Archive for the 'Instruments' Category

Stock position (October 2016)

Posted by on Jul 30 2011 | Instruments

We are currently only stocking the Xaphoon pocket sax, and a few rather exotic items.

Stock position on the Xaphoon is back to full as of October 1st 2016 – all colours, and we also have a limited number of Gold again but are informed this is the final production.

We have:

A professional grade six-course large Moroccan oud purchased from a musician, not a dealer and nothing like the typical tourist product rather plain to look at but superb sound, bought in Morocco –

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Duduk and guitar

Posted by on Apr 27 2011 | Instruments

Armen Grigoryan, principal duduk player of the Yerevan State Orchestra in Armenia and master teacher/virtuoso, was kind enough to use one of my guitar compositions as the ground for a duduk solo – a fusion of British and Armenian music:



The guitar played here is a Lowden S25J nylon string jazz guitar, which I no longer own. The duduk is a great instrument, almost the same size as the Xaphoon which we sell here, but turned from mulberry or almond wood and fitted with a very large double reed. It is more a relative of the oboe or hautbois than the sax, though it actually plays more like a sax in terms of expression and intonation.

– David

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Sold out of Lionheart and Tamburlin

Posted by on Jan 12 2011 | Instruments

Troubadour is likely to be moving premises in the next year of so, and due to unfavourable exchange rates and shipping costs, we are temporarily suspending new orders from Romania rather than see the retail prices increase to what we consider to be too high a level. We now have just a few instruments remaining and it is important to email with requirements, don’t assume we have stock.

“We analyzed your order and I’m afraid that we have to increase the prices again… we have no profit at those prices anymore. You have instruments completely natural color and for these we need perfect wood, without any defect, which is more and more difficult to find.”

That’s what our Romanian luthiery factory told us in 2008 when EU membership, exchange rates and the beginning of today’s economic ‘dip’ started to hike up our costs. We want perfect wood! That’s why we asked for the unstained, natural instruments right from the start. We were rewarded with everything from good plain matched sets to the occasional lovely examples of quilted maple or bearclaw spruce. Check our ‘versions’ against Ozark, Montana or Blue Moon and you will find a completely different grade of instrument.

We continue to stock the Maui Xaphoon or ‘pocket sax’ pitched in C, a great travel instrument for sax or clarinet players. We now have stocks of the lovely emerald, ruby and sapphire translucent body Xaphoons and also a special Copper metallic-coloured resin edition.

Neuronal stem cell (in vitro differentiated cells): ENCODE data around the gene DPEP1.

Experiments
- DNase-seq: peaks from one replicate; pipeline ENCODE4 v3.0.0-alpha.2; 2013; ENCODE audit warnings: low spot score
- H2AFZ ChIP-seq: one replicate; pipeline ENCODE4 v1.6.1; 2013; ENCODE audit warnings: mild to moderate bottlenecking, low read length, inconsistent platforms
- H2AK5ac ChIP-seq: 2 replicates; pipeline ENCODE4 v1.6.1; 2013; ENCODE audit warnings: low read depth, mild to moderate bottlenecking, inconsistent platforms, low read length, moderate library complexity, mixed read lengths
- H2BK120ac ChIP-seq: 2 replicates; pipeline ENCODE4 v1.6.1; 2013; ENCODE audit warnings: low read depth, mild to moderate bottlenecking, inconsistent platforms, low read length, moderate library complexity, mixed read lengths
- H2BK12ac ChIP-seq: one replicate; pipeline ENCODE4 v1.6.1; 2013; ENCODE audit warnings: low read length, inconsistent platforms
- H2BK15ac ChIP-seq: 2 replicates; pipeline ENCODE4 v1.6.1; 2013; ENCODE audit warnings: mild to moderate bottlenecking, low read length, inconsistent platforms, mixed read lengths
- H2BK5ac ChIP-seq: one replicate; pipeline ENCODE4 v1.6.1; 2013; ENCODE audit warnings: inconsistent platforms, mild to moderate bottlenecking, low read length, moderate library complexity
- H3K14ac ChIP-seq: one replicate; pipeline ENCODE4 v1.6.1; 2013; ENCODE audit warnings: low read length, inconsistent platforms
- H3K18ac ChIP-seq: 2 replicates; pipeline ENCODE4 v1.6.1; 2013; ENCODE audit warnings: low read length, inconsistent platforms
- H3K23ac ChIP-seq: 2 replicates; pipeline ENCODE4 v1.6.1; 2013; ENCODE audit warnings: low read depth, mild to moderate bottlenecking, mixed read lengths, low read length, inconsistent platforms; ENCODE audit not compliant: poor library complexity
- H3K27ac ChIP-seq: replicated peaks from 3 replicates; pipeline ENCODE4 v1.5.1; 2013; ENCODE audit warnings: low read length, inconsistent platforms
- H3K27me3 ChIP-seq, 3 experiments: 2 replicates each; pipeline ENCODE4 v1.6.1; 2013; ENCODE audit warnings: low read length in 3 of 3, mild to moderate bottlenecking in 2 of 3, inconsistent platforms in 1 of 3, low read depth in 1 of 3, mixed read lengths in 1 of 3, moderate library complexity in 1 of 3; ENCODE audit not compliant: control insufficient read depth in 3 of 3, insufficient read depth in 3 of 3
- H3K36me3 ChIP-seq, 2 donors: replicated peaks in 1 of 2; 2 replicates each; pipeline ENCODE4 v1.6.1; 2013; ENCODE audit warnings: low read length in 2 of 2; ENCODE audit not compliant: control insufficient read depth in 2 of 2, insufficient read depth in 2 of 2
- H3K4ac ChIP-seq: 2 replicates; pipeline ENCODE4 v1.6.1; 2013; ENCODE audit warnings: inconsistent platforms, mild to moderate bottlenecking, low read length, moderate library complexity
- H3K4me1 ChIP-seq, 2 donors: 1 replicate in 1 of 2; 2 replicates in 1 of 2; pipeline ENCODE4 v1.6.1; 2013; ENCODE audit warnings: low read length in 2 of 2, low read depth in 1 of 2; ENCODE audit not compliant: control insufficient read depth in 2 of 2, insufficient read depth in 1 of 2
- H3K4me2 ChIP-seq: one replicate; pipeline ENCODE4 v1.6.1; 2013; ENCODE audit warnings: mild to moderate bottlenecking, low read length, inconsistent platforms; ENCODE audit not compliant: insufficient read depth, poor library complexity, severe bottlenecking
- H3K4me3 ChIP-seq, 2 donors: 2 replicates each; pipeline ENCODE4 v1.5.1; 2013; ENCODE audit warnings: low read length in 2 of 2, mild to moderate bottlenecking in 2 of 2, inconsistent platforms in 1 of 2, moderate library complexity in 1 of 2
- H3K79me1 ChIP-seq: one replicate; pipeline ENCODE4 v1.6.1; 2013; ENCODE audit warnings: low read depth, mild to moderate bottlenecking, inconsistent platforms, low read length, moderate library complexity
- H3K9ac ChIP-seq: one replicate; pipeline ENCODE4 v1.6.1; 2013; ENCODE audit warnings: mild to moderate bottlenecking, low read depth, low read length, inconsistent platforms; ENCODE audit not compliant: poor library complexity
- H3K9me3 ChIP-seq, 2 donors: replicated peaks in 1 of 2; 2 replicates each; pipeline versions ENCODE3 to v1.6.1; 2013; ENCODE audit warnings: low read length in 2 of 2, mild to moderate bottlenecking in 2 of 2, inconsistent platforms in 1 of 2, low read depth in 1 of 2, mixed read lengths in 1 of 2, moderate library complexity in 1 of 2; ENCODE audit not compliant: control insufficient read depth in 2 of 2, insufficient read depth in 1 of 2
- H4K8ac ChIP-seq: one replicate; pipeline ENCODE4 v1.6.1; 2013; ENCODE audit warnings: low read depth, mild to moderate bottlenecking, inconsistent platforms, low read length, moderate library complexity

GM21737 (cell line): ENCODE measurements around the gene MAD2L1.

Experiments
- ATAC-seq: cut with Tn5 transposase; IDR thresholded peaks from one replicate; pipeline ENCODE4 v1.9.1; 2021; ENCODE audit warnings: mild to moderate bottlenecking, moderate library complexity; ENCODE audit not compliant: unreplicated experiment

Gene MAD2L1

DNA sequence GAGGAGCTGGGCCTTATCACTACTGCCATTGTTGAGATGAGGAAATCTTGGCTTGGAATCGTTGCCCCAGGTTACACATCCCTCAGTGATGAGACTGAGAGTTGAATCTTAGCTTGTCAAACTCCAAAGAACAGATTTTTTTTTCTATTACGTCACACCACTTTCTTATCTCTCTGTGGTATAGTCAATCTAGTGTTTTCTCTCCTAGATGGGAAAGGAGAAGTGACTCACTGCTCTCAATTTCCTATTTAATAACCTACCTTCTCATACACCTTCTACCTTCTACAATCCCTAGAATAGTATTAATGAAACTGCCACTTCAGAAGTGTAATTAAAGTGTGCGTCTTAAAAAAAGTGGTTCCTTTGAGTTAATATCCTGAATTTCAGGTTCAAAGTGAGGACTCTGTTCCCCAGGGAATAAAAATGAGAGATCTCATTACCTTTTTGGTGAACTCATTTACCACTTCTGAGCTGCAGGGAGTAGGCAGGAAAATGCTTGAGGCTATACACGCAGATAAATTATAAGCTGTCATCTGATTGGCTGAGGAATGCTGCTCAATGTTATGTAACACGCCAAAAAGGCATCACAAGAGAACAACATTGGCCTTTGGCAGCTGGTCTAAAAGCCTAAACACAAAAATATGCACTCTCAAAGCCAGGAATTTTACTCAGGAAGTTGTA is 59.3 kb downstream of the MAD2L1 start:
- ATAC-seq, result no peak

David Kilpatrick, Icon Publications Ltd t/a Troubadour UK, Maxwell Lane, Kelso, Scottish Borders TD5 7BB, UK. Tel: (+44) (0)1573 226032. Email: [email protected]

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Why Troubadour is different

Posted by on Jul 06 2008 | Instruments, Uncategorized

All of our current stocks use types of rosewood, or related woods, for their fingerboards (do not confuse this with the black stained acacia used, for example, in the Blue Moon/Ozark/Montana travel guitar which superficially resembles our Blondel).

Our fingerboard wood is described as sonokeling or rosewood, and does vary. The sonokeling is darker, midway between Indian rosewood and ebony in appearance. Both woods appear to be similar in having a tight closed grain. Both are preferable to the stained acacia which leaves your fingers black and gradually wears off. They are smoother, look better and play better than cheaper variants of instruments from the same source.

Our Blondels have a superior type of bridge (classical style) which, again, is solid rosewood-family hardwood and different from other variants of the the instrument which use a black painted maple bridge. We also use a laminated three-piece neck which is unique to Troubadour, and a modified headstock design.

The mandolas and bouzouki have a new type of twin-foot carved bridge, and a two-piece chased metal tailpiece which permits slightly shorter loop end strings to be used.

Although HORA is a luthiery factory, half the machines are people – mechanical output is not something we have ever expected from them. Each delivery includes ‘improvements’ made by the staff, whether it’s a change in the styling of a bridge to the colour of fingerboard dots (or the absence of them).

Unlisted items

We do have a few classical guitars in stock as well as a number of special items – two or three bowed psalteries, a portable hammered dulcimer, an electric-acoustic solid maple/spruce 860mm scale bass, a couple of baritone ukuleles, a small mandolin, a seven-string Russian Guitar, and a one-off unique music trade fair prototype electric cello with gig bag and bow. Call me on 01573 226032 or use the email below if you are interested in any of these, I’m reluctant to eBay them or create sale pages here for single items.

The cost of investing in new stock for the high-end solid wood classicals means the few we have remaining will be the last. And one of them is definitely not for sale, I’ve been playing it for a year or two now and it just keeps getting better! These guitars are built more lightly and responsively than any Spanish ‘artisan’ level guitar – not that you can buy a solid rosewood/cedar or mahogany/spruce Spanish made instrument in our price bracket anyway.

Email [email protected] if you are interested. We are not a music shop so no-one is going to see these instruments in a hurry and my original intention to attend festivals and take them along has never materialised, too busy sadly.

– David

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